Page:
Assessment of Structural Behavior of Masonry in RFEM

Technical Article

In order to realistically capture the structural behavior of masonry in RFEM, it is necessary to initially select a material and a material model. Since masonry responds to tension by cracking, a nonlinear material model must be specified. This can be done if the RF‑MAT NL add‑on module is available.

Material and Material Model

In contrast to the materials such as concrete or steel, there are no preset materials for masonry due to the many combinations of brick and options. Therefore, you have to create a new material for each material combination. Once this material is created, it can be stored in RFEM for future models. It is also possible to change the created material combinations later if required.

Figure 01 - Material

In addition to the definition of the material and the material properties, it is necessary to assign the relevant material model to this material as well. For example, the material model included in RF‑MAT NL is set to ‘Isotropic Masonry 2D’ in order to adequately consider the failure at tension and the corresponding crack formation.

You can specify the limit tension stresses for the failure at tension separately as parallel or perpendicular to the joint in accordance with the standards. If you set the limit tension stress to zero, a value of 1 ∙ 10-11 N/mm² will be applied in the calculation for stability reasons. Therefore, minimum tension stresses may occur regardless of specifying the limit tension stress to zero.

Figure 02 - Material Model

Modeling and Evaluation

As an example, a compact reinforced wall surface is modeled and evaluated according to [1]:

The vertical load is distributed over the entire length of the wall. The same procedure is applied to the horizontal load. Otherwise a singularity would occur on the load application point due to the concentrated load introduction. This could lead to the failure of the model because the allowable tension stresses would be exceeded at this node and would crack completely.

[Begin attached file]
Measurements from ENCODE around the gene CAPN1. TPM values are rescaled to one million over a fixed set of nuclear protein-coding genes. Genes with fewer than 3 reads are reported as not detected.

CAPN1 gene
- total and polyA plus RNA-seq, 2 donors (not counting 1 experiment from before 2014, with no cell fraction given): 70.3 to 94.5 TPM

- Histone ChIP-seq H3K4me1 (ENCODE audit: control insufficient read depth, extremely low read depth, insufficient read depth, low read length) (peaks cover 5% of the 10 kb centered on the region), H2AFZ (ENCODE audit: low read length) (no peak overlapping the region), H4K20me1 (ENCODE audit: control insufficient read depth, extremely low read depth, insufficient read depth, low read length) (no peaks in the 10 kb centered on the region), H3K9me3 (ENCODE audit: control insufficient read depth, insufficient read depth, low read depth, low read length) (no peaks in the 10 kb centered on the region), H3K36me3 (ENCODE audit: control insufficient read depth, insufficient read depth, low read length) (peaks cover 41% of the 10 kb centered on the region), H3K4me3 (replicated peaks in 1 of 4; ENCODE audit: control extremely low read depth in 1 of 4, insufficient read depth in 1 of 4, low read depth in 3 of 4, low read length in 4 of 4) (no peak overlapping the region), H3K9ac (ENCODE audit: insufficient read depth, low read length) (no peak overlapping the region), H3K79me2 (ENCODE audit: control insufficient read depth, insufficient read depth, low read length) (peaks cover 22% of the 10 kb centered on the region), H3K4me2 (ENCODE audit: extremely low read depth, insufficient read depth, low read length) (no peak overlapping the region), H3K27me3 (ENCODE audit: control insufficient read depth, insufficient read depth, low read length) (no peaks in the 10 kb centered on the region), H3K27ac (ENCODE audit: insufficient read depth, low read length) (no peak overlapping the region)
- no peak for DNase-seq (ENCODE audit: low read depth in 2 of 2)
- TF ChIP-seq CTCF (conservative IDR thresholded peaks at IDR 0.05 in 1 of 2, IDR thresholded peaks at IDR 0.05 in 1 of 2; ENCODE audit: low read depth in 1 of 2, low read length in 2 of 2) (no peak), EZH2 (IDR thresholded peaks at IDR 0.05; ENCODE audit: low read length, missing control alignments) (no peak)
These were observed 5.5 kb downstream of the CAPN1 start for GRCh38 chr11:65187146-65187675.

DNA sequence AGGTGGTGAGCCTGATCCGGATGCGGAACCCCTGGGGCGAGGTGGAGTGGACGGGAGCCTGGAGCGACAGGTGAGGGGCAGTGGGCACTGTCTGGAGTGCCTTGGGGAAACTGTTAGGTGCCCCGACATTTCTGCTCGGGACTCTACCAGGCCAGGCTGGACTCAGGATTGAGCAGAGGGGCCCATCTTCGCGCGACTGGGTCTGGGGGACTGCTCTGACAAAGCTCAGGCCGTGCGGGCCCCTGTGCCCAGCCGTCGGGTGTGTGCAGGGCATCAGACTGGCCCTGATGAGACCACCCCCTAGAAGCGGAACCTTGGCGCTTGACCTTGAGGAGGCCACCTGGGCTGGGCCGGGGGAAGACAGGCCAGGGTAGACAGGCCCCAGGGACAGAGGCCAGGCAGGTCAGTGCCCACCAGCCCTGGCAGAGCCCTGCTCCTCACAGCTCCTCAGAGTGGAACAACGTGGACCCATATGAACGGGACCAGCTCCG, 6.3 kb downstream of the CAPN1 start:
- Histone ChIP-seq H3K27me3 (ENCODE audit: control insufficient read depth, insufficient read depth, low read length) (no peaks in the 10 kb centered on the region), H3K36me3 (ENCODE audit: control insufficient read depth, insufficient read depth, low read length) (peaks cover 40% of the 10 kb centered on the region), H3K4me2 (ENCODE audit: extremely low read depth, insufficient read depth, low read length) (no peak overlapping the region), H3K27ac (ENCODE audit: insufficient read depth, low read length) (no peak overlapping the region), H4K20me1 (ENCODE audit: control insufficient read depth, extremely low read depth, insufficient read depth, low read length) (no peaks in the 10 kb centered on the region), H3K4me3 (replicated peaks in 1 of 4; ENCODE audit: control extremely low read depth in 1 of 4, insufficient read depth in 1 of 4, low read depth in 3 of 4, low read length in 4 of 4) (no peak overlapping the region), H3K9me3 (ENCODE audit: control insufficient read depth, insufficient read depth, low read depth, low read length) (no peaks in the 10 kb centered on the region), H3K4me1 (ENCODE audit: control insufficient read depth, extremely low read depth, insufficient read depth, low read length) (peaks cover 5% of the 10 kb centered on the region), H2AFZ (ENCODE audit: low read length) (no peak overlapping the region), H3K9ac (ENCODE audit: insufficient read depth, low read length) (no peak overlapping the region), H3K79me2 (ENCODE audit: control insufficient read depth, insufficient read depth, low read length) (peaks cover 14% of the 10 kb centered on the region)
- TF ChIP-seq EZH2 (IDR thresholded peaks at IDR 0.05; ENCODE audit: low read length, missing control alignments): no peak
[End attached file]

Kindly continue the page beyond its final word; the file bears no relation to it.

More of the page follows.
Figure 03 - Loading and Deformation

The deformation analysis may already indicate the distribution of internal forces and stresses.

The stress analysis of the wall after the nonlinear calculation shows the allowable tension and compression stresses are met.

Figure 04 - Maximum Stresses in the x and y Direction

Figure 05 - Minimum Stresses in the x and y Direction

In the case of exceeding the limit stresses in the wall or the failure of the masonry wall, no convergence is achieved. Therefore, it is necessary to adjust the material or the dimensions. For example, if you increase the wall thickness, the resulting tension stress can be distributed over a larger area. Therefore, the load‑bearing resistance would be increased.

The modeling of masonry described in this article and the stress analysis in the surfaces cannot take place of the masonry wall design. However, it can be determined what materials and dimensions are required for further analysis.


[1]  Graubner, C. -A. & Rast, R. (2015). Mauerwerksbau Aktuell 2016. Berlin: Beuth Verlag, p. C.45.



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RFEM 5.xx

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Structural engineering software for finite element analysis (FEA) of planar and spatial structural systems consisting of plates, walls, shells, members (beams), solids and contact elements

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